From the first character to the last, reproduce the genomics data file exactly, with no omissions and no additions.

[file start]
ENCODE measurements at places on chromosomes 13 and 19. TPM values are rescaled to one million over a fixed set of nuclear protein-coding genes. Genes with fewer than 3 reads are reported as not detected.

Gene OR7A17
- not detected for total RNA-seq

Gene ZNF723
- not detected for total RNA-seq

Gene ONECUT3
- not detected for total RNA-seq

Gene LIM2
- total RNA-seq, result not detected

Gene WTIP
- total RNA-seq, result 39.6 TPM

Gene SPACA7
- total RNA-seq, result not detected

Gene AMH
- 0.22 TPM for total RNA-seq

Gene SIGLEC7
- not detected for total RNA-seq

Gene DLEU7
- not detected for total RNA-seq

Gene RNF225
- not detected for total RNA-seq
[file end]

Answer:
ENCODE measurements at places on chromosomes 13 and 19. TPM values are rescaled to one million over a fixed set of nuclear protein-coding genes. Genes with fewer than 3 reads are reported as not detected.

Gene OR7A17
- not detected for total RNA-seq

Gene ZNF723
- not detected for total RNA-seq

Gene ONECUT3
- not detected for total RNA-seq

Gene LIM2
- total RNA-seq, result not detected

Gene WTIP
- total RNA-seq, result 39.6 TPM

Gene SPACA7
- total RNA-seq, result not detected

Gene AMH
- 0.22 TPM for total RNA-seq

Gene SIGLEC7
- not detected for total RNA-seq

Gene DLEU7
- not detected for total RNA-seq

Gene RNF225
- not detected for total RNA-seq